One thing you might notice is so far both of these examples have been groups that are pairs of guys. (For the record, PFFR has more members, those are just the two guys who do most of the writing and directing.) Now I don’t know what that means, but it would seem that it’s harder to get a straight answer out of two guys than it is with other configurations of people. More evidence for this is these interviews with Chatman and Lee separately are way more restrained and straightforward. Probably because like, it’s fun to fuck around with your buddies.

There’s also another sub-genre of these interviews where the fuckery is that the subject won’t give up his or her identity. Mysterious prank phone call guy Longmont Potion Castle is probably the most pure example of this, where it is actually impossible to find out who he is, as opposed to like Neil Hamburger. Anyways, the LPC calls are really popular in touring musician circles, or at least they started that way, so there is some speculation that he is a well-known musician. He will tell you how he makes the calls and stuff, but he won’t tell you anything about his identity, as you can see in these interviews. I frankly don’t get why people love these calls so much, but I do agree that the mysterious identity thing is cool. It could be anyone! The Banksy Effect.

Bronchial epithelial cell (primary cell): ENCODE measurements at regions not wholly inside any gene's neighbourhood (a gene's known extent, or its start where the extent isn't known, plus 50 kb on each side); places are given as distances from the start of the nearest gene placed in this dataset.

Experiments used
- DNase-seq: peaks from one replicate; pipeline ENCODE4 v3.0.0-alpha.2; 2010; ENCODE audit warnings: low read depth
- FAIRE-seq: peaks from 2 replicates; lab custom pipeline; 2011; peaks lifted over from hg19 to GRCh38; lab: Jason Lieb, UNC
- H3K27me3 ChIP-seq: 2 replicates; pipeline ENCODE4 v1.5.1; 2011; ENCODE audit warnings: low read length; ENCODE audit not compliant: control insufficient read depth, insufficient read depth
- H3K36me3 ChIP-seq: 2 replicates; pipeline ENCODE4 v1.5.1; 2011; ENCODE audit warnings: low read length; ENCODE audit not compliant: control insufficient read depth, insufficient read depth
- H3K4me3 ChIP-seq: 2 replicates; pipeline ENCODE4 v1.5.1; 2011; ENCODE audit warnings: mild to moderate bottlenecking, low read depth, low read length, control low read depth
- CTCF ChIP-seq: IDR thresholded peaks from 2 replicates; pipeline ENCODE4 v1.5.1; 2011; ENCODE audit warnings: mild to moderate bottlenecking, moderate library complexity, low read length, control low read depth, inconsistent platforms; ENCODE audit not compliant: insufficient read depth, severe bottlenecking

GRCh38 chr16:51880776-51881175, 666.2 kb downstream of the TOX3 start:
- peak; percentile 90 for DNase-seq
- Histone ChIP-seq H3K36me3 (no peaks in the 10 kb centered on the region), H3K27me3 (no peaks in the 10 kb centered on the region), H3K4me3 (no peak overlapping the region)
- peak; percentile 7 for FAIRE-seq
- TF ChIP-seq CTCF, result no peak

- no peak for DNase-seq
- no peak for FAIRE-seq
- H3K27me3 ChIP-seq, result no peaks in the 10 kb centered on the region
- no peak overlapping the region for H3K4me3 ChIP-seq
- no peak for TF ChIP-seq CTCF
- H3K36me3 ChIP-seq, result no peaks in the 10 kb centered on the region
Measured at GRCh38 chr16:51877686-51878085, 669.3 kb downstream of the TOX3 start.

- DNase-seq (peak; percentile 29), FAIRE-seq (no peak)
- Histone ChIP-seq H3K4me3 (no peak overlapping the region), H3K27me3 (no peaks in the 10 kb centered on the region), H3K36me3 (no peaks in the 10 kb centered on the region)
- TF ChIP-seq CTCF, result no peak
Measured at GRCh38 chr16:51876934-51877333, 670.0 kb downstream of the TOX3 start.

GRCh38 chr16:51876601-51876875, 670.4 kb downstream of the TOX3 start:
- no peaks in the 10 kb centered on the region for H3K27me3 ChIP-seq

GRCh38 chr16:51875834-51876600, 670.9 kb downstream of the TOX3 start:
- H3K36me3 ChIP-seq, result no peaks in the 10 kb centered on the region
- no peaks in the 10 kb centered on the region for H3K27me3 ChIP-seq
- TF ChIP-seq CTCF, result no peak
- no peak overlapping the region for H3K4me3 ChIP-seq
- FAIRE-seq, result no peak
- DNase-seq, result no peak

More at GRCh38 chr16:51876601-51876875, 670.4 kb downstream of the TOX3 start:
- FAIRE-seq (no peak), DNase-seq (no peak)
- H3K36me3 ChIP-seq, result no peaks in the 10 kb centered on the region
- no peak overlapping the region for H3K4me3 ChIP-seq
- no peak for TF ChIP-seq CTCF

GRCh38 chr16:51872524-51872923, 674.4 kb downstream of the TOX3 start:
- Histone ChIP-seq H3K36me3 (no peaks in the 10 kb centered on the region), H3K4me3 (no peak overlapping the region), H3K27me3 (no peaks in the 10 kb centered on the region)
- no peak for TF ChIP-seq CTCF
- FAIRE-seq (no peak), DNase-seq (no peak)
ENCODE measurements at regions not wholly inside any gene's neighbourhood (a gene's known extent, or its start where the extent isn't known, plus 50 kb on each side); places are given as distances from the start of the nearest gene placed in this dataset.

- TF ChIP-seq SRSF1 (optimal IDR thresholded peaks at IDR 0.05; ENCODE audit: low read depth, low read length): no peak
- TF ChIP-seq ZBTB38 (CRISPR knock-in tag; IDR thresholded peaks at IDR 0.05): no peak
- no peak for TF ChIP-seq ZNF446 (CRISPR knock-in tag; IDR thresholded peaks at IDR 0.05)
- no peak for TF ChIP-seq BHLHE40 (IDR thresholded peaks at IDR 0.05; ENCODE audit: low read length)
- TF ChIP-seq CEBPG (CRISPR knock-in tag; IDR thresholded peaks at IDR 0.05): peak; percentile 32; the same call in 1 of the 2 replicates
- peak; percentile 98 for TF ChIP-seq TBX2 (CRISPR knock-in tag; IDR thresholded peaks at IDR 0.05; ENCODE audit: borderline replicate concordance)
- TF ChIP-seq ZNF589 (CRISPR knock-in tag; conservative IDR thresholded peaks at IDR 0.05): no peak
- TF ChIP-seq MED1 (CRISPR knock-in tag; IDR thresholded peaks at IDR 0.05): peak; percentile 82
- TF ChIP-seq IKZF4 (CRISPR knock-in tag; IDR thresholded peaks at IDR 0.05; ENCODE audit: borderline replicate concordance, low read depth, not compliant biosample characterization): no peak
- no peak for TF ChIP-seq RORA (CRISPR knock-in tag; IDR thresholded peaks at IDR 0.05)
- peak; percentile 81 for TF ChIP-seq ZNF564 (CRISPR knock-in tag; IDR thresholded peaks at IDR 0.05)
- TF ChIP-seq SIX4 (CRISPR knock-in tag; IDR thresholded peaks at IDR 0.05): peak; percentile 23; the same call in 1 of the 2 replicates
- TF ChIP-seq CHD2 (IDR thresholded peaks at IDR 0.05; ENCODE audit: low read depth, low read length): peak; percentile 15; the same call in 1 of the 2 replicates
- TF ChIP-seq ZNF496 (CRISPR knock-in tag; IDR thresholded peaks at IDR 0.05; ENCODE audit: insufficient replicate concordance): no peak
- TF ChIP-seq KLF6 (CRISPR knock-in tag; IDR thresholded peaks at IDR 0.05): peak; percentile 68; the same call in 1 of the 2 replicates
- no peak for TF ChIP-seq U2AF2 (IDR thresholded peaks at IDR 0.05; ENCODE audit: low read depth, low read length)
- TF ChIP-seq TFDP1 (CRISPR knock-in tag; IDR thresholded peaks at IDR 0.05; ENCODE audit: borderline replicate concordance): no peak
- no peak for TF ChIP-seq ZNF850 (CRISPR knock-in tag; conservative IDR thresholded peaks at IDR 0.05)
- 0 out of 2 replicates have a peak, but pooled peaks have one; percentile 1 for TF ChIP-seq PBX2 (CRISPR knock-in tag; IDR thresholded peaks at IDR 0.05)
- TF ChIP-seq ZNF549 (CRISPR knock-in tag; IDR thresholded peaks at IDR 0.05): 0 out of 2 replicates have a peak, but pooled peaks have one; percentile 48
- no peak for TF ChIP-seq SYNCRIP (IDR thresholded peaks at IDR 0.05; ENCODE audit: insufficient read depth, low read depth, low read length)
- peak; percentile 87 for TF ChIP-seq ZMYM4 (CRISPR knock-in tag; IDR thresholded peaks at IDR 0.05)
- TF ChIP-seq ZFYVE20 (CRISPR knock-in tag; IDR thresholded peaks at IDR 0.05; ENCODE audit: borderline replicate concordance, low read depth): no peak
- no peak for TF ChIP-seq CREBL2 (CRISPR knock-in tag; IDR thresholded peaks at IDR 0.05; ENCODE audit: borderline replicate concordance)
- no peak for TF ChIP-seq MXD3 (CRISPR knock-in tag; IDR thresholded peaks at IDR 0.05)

Another example of these non-interviews that’s kind of notable for being an exception is the DVD commentary for the ASSSSCAT 3000 DVD, where the UCB 3 just very dryly discuss what’s going on in the scenes without doing any bits. Kind of jarring because it makes you notice how often they’re trying to do bits in interviews and discussions and stuff. So yeah, not that funny, but you do learn a lot about improv if that’s your thing. Which it probably is if you’re watching the ASSSCAT 3000 DVD with the commentary on.

And on the topic of DVD commentaries, it would be a downright crime to write this article without mentioning the Mr. Show ones. I can’t explain how good they are. A lot of it falls in that other subgenre of fucking around where you can’t tell what’s fucking around and what’s real. Like at one point David Cross says they got all the ideas for their sketches from Canadian newspapers, and I believed that for a few years because it sounds like it could be true, right? They also did this funny interview on Letterman once when Janeane Garofalo was hosting, which I’m surprised people don’t remember more.

Anyways, there are probably a ton more that I can’t remember, but those are some good ones. In fact, I’m sure there are examples going back to like the Marx Brothers and up to more recent ones. But these are some. Thank you very much.

Tim & Eric, PFFR and the Art of the Non-Interview